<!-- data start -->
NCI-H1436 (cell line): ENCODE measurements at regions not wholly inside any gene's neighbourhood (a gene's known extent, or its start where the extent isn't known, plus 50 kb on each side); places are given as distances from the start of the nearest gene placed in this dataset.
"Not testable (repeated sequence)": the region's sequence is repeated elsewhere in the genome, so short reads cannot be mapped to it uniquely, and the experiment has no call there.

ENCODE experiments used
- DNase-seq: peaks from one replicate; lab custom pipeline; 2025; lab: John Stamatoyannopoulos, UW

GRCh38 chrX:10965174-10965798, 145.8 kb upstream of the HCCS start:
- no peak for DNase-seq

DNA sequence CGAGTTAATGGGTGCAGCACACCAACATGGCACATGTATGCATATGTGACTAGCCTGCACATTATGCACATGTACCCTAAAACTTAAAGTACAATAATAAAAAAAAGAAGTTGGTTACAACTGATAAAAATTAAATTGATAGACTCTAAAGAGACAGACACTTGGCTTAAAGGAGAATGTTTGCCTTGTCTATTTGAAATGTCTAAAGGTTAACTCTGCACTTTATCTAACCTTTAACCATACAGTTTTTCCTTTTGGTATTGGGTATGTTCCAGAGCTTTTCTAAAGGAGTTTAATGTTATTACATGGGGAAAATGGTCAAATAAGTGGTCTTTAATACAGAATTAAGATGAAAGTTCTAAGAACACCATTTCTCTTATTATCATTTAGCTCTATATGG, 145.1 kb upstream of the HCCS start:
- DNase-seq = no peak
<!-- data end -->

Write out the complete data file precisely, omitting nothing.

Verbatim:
NCI-H1436 (cell line): ENCODE measurements at regions not wholly inside any gene's neighbourhood (a gene's known extent, or its start where the extent isn't known, plus 50 kb on each side); places are given as distances from the start of the nearest gene placed in this dataset.
"Not testable (repeated sequence)": the region's sequence is repeated elsewhere in the genome, so short reads cannot be mapped to it uniquely, and the experiment has no call there.

ENCODE experiments used
- DNase-seq: peaks from one replicate; lab custom pipeline; 2025; lab: John Stamatoyannopoulos, UW

GRCh38 chrX:10965174-10965798, 145.8 kb upstream of the HCCS start:
- no peak for DNase-seq

DNA sequence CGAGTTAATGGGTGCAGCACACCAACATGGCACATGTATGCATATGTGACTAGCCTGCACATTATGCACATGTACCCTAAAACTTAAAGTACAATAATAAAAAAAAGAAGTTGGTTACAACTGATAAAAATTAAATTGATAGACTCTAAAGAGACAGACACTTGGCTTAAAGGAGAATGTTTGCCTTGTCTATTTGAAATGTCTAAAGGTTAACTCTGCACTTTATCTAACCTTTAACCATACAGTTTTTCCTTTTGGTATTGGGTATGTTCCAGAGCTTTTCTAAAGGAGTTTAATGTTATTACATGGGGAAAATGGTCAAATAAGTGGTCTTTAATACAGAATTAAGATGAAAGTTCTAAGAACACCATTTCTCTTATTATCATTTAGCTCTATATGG, 145.1 kb upstream of the HCCS start:
- DNase-seq = no peak